Ercole’s then as now
The South Bay’s arguably oldest restaurant may also outlive all of its contemporaries.
At a recent party, someone asked which was the oldest restaurant in the South Bay, and I told her it was Ercole’s in Manhattan Beach. I gave a few details – the founding in 1927 as a family restaurant, gradual evolution into a bar, brief period serving Indonesian food in the 1960s, and return to being a bar again. She took it all in and asked, “Sounds like an interesting place. I’d like to read your review. When did it come out?”
At this point it occurred to me that despite writing about local restaurants for over 30 years, I had never reviewed Ercole’s. I had excuses for this, but none of them were particularly good. It was a bar that served food, I have reviewed those before. The place has a tiny menu, but last year I reviewed a restaurant that serves only two things. It was obviously time to review Ercole’s.
I had been there before, usually with out of town visitors who might enjoy an authentic beach dive. And it is that, a dim, shabby hangout where regulars and a smattering of outsiders drink, banter, ignore the TV’s, drink more, share stories, and then have another drink. There are dusty bottles of questionable booze on the top shelves, standard bar pours below, though of late some premium brands have been creeping in. The specials board always seems to be the same, a Moscow mule or a mai tai, and you’ll see those being poured all night. The drinks are strong and cheap by local standards, and you would be well advised to have something in your stomach before you have one.
Which is where the food at Ercole’s comes in. A menu on the wall from the 1930s offers steaks, lobster, and spaghetti, presumably from a larger kitchen than they have now. The current cooking equipment consists of an old grill and a bun warmer, and that’s all. The current menu is exactly what you expect: burgers, a chicken sandwich, hot dogs, Louisiana sausage, and a veggie burger. Tacos are available on Tuesday and Thursday, and there is sauerkraut or chili for the hot dogs on Monday, but that’s it. This might even overstate what people actually eat here, because on multiple visits I have never seen anybody order a chicken or veggie burger. A server insisted that it does happen, but has personally only seen burgers, dogs, and tacos.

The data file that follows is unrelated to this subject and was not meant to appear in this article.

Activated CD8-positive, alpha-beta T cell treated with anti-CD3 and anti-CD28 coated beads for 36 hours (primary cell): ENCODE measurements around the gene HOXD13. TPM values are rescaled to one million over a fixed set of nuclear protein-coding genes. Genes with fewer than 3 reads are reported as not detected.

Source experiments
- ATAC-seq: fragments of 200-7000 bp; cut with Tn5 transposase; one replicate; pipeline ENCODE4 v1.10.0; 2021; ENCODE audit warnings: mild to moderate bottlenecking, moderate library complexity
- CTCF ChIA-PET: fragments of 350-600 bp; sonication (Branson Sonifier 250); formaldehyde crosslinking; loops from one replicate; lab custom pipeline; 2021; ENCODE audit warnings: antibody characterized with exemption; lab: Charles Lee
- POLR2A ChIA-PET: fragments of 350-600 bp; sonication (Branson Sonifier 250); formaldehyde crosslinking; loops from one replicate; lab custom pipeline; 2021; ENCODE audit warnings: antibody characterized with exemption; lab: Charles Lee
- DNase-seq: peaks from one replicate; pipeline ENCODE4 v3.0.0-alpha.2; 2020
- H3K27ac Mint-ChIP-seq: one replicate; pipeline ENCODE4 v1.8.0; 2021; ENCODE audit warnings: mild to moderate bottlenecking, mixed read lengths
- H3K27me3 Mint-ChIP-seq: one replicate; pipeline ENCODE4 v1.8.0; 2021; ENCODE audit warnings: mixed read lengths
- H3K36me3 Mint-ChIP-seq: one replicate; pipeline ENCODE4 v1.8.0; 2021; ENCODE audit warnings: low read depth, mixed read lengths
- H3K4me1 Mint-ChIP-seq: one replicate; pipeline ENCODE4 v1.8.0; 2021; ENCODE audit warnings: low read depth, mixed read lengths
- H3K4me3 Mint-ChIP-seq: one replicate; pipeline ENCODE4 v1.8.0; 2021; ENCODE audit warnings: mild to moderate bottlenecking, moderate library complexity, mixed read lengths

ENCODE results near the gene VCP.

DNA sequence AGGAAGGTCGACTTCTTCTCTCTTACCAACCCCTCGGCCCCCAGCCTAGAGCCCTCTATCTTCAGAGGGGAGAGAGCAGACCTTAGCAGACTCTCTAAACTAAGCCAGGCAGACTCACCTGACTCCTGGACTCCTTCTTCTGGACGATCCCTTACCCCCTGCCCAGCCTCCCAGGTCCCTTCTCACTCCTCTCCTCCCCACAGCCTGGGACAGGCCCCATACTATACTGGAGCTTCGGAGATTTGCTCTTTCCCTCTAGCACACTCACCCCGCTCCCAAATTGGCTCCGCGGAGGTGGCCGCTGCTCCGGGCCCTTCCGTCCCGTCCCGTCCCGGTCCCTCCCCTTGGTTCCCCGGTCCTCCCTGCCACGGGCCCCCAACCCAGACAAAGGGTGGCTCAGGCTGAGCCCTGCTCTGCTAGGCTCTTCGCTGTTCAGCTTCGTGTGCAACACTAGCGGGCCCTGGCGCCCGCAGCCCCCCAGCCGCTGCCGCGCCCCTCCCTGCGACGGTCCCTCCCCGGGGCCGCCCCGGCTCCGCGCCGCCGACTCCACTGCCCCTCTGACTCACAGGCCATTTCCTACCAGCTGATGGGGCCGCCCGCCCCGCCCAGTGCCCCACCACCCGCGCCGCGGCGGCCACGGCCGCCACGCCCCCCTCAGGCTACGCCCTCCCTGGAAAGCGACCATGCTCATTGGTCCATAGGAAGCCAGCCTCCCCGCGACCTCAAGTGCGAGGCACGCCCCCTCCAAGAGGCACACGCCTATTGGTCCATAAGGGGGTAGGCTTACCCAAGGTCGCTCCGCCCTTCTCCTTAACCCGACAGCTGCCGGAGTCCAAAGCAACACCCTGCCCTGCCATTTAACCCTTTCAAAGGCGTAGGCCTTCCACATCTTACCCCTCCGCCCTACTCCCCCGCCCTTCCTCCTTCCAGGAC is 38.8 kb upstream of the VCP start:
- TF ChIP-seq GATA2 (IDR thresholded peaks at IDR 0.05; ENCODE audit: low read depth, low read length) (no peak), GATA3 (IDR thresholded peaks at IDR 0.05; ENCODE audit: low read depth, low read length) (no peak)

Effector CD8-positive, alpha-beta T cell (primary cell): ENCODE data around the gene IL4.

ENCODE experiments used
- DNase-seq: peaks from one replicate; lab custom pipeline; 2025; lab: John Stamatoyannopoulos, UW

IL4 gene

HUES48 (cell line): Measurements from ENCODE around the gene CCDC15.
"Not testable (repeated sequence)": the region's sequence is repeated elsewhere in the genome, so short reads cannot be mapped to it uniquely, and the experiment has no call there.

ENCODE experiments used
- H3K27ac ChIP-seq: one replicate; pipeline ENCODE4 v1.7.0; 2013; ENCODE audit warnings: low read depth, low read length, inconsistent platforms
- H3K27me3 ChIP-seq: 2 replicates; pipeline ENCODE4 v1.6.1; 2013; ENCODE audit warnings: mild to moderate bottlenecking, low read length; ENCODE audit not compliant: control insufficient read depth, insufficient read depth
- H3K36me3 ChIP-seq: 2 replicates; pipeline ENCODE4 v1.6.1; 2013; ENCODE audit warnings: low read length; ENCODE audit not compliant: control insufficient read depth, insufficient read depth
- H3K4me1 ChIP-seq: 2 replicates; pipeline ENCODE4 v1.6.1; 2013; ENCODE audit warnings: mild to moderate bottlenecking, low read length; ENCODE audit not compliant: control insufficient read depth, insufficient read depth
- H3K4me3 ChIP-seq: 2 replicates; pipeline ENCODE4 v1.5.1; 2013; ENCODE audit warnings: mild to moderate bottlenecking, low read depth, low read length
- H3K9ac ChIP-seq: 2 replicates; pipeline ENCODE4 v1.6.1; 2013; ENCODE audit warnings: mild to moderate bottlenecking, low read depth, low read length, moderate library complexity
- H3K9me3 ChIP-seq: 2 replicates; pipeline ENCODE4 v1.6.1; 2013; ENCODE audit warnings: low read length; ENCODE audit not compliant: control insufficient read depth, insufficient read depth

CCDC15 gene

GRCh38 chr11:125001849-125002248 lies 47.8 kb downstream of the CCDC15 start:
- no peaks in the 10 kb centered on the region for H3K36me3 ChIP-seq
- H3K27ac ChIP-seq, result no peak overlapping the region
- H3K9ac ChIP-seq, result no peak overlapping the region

Those burgers dominate because they really are good, made with freshly ground beef from Manhattan Meat Market next door, and given a nice char from that grill. If you feel like being fancy you can order your burger with bacon, gouda cheese, or arugula. They don’t have any of those things, but based on my experience asking for them will amuse your server. The standard burger comes with “the works,” which in this case means pickle relish, onion, lettuce, tomato, mustard, and ketchup. And no matter how much you might question putting ketchup on a burger, you should try at least one just like that, because it’s a component of a great flavor combination. It’s a meaty, slightly spicy, very messy pile of goodness, with a big pickle on the side so you get your daily requirement of vegetables. There are no fries because there is no fryer, but you get a bag of potato chips. I saw one heretic open the bun and pour some chips on his burger and thought he might be onto something, so I tried it. I don’t recommend it, because it’s just fine without them. This is the best standard American hamburger in the area, and our readers have shown their wisdom by voting it so in multiple Easy Reader Best of the Beach polls. And by the way, it goes very well with a mai tai or a mule.
I am not a big fan of hot dogs so didn’t check those out, but the Louisiana sausage sandwich that I tried hit the spot, too. They give the tube steak some quality time on the grill, so it comes out peppery and smoky with a little char texture. This too goes very well with a mai tai or a mule. They serve the mules in regular glasses rather than those silly little copper mugs. This is much more practical because glass is a better insulator, so your drink stays cold longer. The copper mugs are traditional only because the bartender who invented the drink had bought a bunch of cheap copper mugs and needed some gimmick to use them.
If you’re there on a night they are served, try the tacos. They’re stuffed with grilled steak or chicken that is chopped just before being tossed into tortillas with cheese and lettuce. Two is a decent meal, three would almost be excessive. Having tried enough mai tais and mules, I decided to accompany these with something different. I had been idly gazing at the dusty top shelf bottles when I noticed a rarity, rock and rye. This concoction of rye whisky steeped with sugar, ginger, and lemon peels peaked in popularity around 1900, and I had read about it but never tried the stuff. A little research revealed a cocktail recipe, so I asked for a “Martini Robbins” with gin and vermouth. This was a conceptually interesting pairing, as all three ingredients were originally invented as medicinal tonics. It was a solid flavor pairing too, a richly aromatic sipper with strong herbal notes. If you’re an adventurous tippler and that bottle is still there when you next visit Ercole’s I recommend that you try it.
Dessert is a mai tai or a mule, or whatever else you’re drinking. That could even be a soft drink, because I have seen them consumed by someone who was presumably here for the burgers and ambiance. They’re both top quality, and show why Ercole’s is likely to hit the century mark and just keep going.
Ercole’s is at 1101 Manhattan Avenue in Manhattan Beach. Open 10 a.m. to 2 a.m. daily. Street parking only but you ought to walk or take Lyft. No credit cards, no website, and they don’t seem to ever answer the phone. ER
by Richard Foss